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McIntyre foresees renewal, crossroads as returning Historical Society president




Aurora's John McIntyre is no stranger to local history.

When he first became President of the Aurora Historical Society (AHS) in the late 1970s, Aurora was considering taking a wrecking ball to the Church Street School, the AHS was worried about the Aurora Collection, they were worried about establishing a museum for Aurora, and worried about the future of Hillary House.

During his tenure, the Church Street landmark received a reversal of fortune and was soon home to a brand new Aurora museum.

Fast forward 35 years.

Dr. McIntyre is once again assuming the presidential reins of the AHS following Suzanne Reiner. The Church Street School is secured, the Aurora Collection is now in the hands of the Town, but the same worries about establishing a museum and the future of Hillary House remain.

Although on the surface one might not think much has changed, that is far from the case.

With a permanent space now allocated for a museum at the Aurora Cultural Centre, and the collection now in the hands of the Town, they are now at a crossroads and Dr. McIntyre is back to help steer the ship.

At the end of the day, Dr. McIntyre says he's back at the helm quite simply because no one else at this point was willing to come forward, he rejects any notion he is in a caretaker or custodial role.

“That term sounds as if I am just going to stand back and let the chips fall where they may, but I am very committed to the organization and seeing it thrive,” he says. “One thing that has been on my mind is this organization has gone through at least equally difficult times in the past and I have been around long enough to see them.”

From his early days as president, he has watched a museum come and go at the school, he has seen the AHS purchase Hillary House from the family which bears its name, and fund a further $200,000 in restoration work. At that beginning, they were almost inconceivable dreams, but they came true.

“That is what is in my mind right now – it is a difficult time, a crossroads, but there might well be a future out there that we can't even envision right now.”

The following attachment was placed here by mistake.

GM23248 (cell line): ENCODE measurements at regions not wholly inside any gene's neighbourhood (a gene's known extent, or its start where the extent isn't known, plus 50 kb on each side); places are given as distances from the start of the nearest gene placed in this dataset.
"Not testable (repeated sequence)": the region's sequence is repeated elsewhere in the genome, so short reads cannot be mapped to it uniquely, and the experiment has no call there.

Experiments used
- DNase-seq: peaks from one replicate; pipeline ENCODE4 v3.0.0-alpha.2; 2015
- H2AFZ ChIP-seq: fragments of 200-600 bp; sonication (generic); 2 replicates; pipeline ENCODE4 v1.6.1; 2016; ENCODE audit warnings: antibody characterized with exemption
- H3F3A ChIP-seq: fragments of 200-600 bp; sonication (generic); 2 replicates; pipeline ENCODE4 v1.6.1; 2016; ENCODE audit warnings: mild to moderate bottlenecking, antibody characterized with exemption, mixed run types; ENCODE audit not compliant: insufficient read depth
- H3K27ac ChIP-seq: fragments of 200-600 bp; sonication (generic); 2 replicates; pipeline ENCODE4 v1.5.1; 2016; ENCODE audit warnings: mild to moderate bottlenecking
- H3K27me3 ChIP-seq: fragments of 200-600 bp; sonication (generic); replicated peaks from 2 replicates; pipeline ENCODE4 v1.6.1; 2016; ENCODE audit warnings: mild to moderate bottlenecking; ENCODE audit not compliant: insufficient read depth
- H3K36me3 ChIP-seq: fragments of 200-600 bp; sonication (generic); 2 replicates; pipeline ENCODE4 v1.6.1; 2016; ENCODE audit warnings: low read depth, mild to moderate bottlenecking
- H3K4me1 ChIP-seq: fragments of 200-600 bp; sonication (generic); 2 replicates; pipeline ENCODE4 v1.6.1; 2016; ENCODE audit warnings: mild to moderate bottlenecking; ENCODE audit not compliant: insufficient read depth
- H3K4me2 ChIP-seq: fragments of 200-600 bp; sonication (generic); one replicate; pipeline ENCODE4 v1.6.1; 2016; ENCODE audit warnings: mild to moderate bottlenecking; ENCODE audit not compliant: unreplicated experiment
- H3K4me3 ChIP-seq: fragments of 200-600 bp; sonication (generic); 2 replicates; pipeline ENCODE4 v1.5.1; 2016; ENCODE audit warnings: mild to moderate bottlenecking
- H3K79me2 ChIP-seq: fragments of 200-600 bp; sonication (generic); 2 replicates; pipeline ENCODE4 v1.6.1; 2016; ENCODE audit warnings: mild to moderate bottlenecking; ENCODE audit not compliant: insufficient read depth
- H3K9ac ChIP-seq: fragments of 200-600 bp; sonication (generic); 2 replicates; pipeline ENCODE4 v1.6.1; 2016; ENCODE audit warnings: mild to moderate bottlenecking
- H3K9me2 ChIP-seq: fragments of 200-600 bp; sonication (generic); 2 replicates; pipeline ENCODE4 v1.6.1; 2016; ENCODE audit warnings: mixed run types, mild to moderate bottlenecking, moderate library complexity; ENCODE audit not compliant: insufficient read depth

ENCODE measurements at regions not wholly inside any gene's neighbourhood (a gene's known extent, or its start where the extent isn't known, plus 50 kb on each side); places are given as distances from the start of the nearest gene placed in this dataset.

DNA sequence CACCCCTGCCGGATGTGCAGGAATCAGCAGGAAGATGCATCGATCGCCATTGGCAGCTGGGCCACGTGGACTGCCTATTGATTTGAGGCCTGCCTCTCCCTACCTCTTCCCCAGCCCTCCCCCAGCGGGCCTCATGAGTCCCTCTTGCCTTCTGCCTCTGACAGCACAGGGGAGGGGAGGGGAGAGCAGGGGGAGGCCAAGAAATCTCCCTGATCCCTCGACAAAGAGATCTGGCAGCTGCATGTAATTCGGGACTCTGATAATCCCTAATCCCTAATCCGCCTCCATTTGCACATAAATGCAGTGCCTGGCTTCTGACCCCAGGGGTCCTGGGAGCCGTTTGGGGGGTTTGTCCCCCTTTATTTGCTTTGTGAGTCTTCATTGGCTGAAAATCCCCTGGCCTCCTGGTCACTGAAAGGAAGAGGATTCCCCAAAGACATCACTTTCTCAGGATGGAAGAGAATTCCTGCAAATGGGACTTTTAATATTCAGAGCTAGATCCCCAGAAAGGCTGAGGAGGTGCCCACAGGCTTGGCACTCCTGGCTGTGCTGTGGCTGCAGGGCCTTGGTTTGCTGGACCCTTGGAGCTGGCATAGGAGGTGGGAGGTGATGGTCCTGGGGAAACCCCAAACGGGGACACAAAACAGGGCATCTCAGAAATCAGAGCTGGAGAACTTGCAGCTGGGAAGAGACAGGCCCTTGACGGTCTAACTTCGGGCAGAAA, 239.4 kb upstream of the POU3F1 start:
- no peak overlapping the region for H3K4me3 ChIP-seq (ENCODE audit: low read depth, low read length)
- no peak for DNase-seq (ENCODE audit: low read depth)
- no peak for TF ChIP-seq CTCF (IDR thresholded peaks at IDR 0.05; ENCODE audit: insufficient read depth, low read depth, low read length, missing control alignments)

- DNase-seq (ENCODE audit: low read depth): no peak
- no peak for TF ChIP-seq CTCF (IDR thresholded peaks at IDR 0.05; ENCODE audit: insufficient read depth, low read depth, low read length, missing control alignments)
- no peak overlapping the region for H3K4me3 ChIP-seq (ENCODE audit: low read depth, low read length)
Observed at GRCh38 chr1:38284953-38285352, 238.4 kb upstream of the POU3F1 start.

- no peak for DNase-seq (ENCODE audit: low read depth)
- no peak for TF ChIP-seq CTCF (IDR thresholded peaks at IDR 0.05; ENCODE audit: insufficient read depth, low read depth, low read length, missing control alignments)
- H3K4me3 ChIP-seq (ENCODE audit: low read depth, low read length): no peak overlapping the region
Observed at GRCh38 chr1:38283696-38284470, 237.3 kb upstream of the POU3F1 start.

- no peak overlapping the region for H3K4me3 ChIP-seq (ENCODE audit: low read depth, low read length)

Over his new term as president, “organizational renewal” tops his list of objectives. That renewal, he said, began February 13 with the election of new faces on the AHS board each with a vision of how they can fit into and benefit the organization. It is also important to have a balanced budget and stabilize their finances after years of having to dip into their reserves, he says.

A further element of renewal, however is the Hillary-McIntyre Park proposal to turn Hillary House and the two properties immediately to the south of it into a public-private heritage complex. As the name suggests, Dr. McIntyre does have a stake in this, as the owner of the southernmost property at Irwin Avenue

“When I think of that project, I think of what my role is going to be in that,” he says. “I am supposed to be president of the AHS, but I am also a private property owner so have an interest in that project, and here in this project. I would not want to get into any sort of conflict of interest situation that might arise, or even a perceived conflict of interest.

“As I look ahead, over the year, I think something will happen. Either the project will be shelved, or it will be going forward in some form. I would hope there would be other leadership on the board who would want to take the initiative to lead it in negotiations representing the Historical Society in that project.”

To this end, Dr. McIntyre says looking at similarly structured Historical Societies around Ontario, Aurora's is unique in still owning a heritage asset such as Hillary House. Places like Markham, Richmond Hill, King, and Georgina all grew to a point where they became too big for just a volunteer organization to manage and were ultimately taken over by the municipality.

It is a “natural evolution”, he says, that has happened slower in Aurora than elsewhere.

“A year from now at the AGM in 2015, I hope we can report we have had a financially successful year so we are not running on a deficit anymore, and yet we have still had some good programming at Hillary House and that we have made some progress, whatever that might be, on the Hillary-McIntyre concept or possibly other models if that turns out not to be the best model.”

 

 

Excerpt: Aurora’s John McIntyre is no stranger to local history. When he first became President of the Aurora Historical Society (AHS) in the late 1970s, Aurora was considering...


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